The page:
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Different motives seen behind Beijing's poaching of Honduras

03/26/2023 09:24 PM
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CNA file photo
CNA file photo

Taipei, March 26 (CNA) Following the diplomatic split between Honduras and Taiwan on Sunday, several Taiwanese academics weighed in on the timing of the act, the reasons why Taiwan continues to lose allies to Beijing, and possible responses from the United States.

The Republic of China (ROC, Taiwan's formal name) announced Sunday morning it was cutting diplomatic ties with Honduras shortly after Honduras said it was severing diplomatic relations with the ROC to formally recognize the People's Republic of China (PRC).

Honduras was the ninth diplomatic ally and fifth in Latin America Taipei has lost to Beijing since President Tsai Ing-wen (蔡英文) took office in May 2016, and the split left Taiwan with only 13 formal diplomatic allies.

Professor Charles Wu (吳崇涵) of National Chengchi University's Department of Diplomacy believed that Latin American countries such as former allies Nicaragua and Honduras may be defecting to the PRC in part because Beijing is exploiting their need for infrastructure.

China's infrastructure assistance programs have always been alluring to nations that need support but cannot pay back their debts in the short run, enabling Beijing to steal diplomatic allies away from Taiwan.

Yet while China's aide may seem more attractive on the surface than that offered by other partners, China's strategic considerations may actually harm the country in the long run, Wu said.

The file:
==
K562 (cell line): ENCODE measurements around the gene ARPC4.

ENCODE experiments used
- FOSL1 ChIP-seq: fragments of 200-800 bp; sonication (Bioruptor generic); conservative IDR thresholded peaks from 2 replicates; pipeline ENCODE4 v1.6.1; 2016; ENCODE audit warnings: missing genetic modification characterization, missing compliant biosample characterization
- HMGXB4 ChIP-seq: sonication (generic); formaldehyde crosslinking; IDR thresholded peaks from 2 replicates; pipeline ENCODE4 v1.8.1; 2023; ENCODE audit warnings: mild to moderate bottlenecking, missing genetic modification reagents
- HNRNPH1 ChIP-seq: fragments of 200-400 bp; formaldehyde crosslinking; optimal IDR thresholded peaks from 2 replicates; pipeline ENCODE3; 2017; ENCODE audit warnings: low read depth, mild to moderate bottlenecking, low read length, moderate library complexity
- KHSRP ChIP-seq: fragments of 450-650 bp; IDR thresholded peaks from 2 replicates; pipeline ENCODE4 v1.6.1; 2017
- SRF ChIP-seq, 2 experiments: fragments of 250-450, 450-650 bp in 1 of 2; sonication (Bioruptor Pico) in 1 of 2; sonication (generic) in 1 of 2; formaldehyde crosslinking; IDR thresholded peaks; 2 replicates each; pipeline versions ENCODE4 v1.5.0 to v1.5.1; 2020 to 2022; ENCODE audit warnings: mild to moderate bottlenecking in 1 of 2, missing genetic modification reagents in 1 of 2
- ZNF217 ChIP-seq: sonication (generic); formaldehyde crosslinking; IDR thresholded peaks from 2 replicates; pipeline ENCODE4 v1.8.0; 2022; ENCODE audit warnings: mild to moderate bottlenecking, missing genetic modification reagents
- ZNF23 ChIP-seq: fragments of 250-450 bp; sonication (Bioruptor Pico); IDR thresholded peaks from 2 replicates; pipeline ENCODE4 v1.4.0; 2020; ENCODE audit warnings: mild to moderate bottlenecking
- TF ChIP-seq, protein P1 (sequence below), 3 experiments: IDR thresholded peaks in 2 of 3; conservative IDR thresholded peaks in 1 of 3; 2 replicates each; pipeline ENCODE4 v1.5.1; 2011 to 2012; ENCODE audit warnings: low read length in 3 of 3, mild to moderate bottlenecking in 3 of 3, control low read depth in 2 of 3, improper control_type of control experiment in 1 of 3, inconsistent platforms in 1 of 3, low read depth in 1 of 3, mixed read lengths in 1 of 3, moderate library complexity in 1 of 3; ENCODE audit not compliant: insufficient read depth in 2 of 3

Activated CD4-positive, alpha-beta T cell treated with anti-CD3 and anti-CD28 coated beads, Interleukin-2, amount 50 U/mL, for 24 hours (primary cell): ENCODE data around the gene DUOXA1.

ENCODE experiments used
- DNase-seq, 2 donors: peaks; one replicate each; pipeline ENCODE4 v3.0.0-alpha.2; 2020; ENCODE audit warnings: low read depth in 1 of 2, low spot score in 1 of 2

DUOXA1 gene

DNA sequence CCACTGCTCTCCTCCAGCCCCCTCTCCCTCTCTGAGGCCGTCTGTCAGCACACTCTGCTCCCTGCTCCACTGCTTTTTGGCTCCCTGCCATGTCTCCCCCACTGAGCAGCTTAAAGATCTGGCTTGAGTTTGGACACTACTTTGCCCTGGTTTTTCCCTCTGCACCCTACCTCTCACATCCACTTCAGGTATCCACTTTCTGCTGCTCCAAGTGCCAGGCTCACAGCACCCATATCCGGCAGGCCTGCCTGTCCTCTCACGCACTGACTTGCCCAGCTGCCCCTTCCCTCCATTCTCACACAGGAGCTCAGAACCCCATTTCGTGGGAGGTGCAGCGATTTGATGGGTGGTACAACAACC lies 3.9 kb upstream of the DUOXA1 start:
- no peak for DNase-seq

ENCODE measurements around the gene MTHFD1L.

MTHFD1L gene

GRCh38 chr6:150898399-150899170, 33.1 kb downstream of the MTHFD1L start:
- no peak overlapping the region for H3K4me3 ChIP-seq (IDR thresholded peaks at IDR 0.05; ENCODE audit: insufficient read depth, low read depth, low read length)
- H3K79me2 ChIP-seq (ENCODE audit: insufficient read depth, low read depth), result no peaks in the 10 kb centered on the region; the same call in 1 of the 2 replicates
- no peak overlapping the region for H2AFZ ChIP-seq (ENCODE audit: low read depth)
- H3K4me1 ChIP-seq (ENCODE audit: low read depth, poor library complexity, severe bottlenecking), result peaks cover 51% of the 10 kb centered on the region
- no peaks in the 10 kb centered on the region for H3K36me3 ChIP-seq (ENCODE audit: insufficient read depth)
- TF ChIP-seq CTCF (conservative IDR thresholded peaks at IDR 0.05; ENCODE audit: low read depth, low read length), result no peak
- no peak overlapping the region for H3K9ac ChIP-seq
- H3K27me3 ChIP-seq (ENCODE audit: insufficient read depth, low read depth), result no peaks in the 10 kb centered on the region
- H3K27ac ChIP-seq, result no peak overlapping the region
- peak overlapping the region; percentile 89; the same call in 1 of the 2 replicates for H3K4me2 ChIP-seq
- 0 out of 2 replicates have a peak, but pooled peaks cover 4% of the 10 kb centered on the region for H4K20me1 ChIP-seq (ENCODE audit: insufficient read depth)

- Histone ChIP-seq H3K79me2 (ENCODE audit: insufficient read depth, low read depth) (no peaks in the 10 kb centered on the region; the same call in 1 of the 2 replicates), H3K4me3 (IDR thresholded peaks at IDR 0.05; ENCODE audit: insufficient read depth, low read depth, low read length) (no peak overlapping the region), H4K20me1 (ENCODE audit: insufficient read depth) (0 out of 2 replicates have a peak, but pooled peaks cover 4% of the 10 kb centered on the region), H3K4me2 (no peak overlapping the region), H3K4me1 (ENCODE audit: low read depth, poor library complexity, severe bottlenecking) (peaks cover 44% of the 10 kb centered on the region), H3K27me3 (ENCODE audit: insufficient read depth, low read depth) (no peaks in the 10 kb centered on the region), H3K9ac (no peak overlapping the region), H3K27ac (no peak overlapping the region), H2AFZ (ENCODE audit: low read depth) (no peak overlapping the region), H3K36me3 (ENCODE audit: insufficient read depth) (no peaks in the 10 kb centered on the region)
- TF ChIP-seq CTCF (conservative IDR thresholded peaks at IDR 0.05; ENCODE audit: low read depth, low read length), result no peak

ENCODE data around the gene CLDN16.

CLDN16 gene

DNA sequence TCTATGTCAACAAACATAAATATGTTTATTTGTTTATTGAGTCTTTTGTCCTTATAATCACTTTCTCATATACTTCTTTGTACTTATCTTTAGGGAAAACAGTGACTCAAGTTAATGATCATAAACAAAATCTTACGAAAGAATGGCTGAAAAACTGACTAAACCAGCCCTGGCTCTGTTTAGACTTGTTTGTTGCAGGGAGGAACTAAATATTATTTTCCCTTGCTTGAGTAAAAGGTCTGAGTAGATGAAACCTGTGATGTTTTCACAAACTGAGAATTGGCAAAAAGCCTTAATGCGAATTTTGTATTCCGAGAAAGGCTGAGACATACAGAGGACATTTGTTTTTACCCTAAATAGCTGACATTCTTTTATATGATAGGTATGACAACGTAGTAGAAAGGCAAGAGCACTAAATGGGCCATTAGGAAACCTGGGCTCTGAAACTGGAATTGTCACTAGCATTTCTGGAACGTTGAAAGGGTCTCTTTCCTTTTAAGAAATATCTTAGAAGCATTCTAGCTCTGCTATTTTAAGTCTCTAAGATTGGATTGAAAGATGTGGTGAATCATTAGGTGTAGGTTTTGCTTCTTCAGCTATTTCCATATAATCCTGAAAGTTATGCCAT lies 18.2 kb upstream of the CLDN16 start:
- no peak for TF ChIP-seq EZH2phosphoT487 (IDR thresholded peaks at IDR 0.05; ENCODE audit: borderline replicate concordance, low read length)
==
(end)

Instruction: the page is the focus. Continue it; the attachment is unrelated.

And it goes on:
"Once the debt no longer benefits China, the infrastructure being handled by Beijing in nations it is assisting may come to a stop, leaving them to shoulder the burden on their own."

Su Tzu-yun (蘇紫雲), a research fellow at the Taiwan government-funded Institute for National Defense and Security Research, saw the break in ties as a key issue for the United States.

He told CNA that newly established relations between Honduras and China will affect the plans of the U.S. in Latin America because it could further the trend of the U.S. slowly losing its influence in its own "backyard."

With Tegucigalpa's move toward China, Su expected the U.S. to speed up its plans to invest in the region so that it can retain its influence in Latin America.

Another Taiwanese academic, who wished to remain anonymous, said the shift of Latin American countries like Nicaragua and Honduras to China indicated that the Taiwan Allies International Protection and Enhancement Initiative (TAIPEI) Act of 2019 was not working.

The TAIPEI Act was enacted on March 26, 2020 by the U.S. to boost ties with Taiwan while encouraging other allies and international bodies to stabilize both official and unofficial relationships with Taiwan.

Chen Shih-min (陳世民), an associate professor of political science at National Taiwan University, said he found the timing of the move too coincidental, coming just before Tsai sets off on a trip to the U.S., Guatemala and Belize on March 29 and former President Ma Ying-jeou (馬英九) goes to China on March 27.

Chen said the timing of Beijing's move was an act of intimidation aimed at hurting Taiwan's morale.

Chen's observation was echoed by Chang Kuo-cheng (張國城), a professor at Taipei Medical University's Center for General Education, who said it was a staple policy of China to continually erode the number of countries that formally recognize the ROC.

(By Matt Yu, Henry Wu and James Lo)


> Chinese Version

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